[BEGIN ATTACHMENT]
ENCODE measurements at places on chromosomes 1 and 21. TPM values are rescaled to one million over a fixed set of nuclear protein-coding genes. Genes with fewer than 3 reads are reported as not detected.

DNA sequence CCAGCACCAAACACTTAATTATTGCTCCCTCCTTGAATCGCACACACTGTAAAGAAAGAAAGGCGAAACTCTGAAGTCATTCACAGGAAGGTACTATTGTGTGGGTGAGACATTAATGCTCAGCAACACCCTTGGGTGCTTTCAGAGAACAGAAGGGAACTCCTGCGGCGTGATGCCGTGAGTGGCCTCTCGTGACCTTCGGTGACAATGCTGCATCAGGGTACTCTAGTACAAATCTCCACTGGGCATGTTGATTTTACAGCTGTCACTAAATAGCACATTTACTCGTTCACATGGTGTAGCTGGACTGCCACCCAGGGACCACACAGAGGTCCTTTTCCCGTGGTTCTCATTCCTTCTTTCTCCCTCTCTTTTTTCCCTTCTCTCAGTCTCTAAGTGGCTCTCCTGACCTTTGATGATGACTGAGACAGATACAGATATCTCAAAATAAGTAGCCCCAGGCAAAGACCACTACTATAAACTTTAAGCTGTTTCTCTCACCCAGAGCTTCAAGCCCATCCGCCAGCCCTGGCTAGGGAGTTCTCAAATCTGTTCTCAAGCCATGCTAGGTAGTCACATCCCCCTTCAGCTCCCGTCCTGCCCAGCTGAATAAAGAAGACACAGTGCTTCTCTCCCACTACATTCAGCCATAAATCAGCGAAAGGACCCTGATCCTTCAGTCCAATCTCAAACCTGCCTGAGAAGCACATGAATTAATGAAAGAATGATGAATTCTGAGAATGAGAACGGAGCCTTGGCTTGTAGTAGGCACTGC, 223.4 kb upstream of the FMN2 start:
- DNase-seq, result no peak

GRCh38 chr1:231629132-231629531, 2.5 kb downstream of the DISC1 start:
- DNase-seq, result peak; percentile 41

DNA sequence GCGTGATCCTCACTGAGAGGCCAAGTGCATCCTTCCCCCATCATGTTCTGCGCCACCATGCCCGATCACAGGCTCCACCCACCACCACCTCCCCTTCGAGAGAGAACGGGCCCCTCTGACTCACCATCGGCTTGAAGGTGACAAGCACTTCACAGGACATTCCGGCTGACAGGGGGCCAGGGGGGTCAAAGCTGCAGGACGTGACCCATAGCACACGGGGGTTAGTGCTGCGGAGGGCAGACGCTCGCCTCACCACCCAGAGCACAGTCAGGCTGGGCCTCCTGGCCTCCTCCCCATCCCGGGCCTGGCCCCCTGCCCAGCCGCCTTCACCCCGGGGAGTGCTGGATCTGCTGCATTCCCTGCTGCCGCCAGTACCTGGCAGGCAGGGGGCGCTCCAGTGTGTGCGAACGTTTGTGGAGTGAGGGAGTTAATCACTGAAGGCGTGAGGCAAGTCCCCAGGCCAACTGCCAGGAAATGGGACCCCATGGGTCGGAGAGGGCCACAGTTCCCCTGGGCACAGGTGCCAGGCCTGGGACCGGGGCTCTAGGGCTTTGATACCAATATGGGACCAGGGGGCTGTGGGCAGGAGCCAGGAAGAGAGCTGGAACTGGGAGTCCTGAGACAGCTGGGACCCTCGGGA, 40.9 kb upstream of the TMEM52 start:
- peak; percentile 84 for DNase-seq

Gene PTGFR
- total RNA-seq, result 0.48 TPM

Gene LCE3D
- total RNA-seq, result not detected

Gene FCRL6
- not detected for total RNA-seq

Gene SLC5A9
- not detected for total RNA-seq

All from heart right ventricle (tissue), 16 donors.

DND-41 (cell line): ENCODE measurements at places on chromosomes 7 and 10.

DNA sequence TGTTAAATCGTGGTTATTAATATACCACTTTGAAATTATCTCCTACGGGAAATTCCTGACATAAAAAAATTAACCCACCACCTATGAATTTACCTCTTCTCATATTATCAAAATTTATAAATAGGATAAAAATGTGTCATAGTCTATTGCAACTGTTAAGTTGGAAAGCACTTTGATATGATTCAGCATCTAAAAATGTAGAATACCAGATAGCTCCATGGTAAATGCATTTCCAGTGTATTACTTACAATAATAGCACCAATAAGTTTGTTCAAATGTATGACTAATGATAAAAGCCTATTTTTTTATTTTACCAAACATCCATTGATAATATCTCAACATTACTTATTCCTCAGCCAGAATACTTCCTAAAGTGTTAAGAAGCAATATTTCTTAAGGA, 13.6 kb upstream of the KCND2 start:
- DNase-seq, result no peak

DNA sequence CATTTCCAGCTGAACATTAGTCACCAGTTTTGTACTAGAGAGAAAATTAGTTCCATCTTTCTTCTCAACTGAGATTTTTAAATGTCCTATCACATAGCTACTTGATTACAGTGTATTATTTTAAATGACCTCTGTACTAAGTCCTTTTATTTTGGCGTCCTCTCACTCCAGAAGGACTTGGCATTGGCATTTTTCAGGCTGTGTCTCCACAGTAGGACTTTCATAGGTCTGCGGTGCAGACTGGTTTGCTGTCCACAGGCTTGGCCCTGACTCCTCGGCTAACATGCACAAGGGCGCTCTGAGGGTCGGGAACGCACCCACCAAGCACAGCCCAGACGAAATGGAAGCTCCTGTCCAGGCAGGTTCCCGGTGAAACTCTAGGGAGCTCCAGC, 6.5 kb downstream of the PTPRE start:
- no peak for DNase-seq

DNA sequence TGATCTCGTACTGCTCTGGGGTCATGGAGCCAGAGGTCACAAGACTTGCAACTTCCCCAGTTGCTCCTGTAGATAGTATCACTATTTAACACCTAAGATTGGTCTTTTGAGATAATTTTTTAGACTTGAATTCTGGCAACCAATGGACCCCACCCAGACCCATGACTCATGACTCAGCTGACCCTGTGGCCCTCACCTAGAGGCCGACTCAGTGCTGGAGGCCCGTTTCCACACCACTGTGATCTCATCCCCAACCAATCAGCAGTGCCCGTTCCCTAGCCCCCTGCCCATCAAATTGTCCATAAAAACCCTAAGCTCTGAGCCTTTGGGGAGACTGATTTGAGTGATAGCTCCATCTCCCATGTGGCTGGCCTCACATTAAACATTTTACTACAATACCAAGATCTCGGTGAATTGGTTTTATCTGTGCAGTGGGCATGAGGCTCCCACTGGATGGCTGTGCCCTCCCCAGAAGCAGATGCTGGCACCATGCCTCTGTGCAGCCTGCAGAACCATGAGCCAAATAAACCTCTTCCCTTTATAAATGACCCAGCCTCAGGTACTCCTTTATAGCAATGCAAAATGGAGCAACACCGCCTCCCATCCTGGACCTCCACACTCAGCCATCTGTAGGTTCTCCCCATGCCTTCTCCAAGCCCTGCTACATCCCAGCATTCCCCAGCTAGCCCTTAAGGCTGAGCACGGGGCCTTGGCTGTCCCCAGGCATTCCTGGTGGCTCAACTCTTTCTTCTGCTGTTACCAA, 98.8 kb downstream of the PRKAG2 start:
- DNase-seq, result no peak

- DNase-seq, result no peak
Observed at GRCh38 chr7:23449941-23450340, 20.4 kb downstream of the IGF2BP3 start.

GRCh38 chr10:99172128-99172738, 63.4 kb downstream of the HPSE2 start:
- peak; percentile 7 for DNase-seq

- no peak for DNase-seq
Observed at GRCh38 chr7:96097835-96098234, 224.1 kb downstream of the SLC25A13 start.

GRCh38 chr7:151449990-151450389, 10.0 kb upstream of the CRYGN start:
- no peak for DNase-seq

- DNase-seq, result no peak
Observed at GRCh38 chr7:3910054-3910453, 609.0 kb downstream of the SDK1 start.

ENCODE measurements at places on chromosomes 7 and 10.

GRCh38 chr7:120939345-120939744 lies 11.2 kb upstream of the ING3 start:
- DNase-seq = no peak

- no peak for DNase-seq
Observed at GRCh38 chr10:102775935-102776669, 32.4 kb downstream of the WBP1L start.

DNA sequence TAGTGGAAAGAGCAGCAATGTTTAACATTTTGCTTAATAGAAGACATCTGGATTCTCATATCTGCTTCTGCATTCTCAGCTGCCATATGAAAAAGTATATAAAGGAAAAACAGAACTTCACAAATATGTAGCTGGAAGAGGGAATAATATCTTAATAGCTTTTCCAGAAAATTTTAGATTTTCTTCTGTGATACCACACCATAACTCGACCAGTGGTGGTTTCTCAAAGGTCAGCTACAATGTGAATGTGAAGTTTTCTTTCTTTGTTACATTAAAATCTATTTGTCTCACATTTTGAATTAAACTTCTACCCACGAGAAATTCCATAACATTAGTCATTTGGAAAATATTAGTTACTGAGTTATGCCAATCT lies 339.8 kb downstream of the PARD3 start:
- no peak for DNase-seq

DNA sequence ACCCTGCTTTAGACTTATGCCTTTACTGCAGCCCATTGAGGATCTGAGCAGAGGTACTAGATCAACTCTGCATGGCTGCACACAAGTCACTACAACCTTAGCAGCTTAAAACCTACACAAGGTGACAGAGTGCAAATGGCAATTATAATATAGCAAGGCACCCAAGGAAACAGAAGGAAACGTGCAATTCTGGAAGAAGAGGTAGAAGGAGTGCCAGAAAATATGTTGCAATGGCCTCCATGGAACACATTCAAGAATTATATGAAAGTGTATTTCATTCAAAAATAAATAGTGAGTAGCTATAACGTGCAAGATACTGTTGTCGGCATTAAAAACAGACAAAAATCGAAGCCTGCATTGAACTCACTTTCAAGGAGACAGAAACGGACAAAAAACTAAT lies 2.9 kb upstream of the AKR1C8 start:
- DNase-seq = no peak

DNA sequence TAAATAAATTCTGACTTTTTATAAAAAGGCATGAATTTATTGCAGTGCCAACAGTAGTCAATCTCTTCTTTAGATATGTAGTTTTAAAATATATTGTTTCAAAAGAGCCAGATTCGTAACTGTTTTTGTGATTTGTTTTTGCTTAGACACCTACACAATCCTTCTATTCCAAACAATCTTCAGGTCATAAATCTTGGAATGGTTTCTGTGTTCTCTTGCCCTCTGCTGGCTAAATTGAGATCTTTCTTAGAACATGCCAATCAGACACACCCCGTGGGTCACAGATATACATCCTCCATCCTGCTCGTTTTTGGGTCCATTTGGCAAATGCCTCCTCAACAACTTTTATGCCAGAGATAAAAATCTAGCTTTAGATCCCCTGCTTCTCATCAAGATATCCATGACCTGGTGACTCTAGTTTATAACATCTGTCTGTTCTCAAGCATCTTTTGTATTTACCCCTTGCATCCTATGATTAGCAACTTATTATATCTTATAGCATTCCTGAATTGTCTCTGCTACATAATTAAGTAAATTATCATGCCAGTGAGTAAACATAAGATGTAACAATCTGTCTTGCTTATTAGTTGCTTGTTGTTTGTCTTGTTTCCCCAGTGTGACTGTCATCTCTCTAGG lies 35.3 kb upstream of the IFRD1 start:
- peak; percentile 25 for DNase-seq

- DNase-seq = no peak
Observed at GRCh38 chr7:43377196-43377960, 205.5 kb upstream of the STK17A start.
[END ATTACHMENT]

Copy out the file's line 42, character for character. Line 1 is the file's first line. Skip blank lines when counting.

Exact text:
- DNase-seq = no peak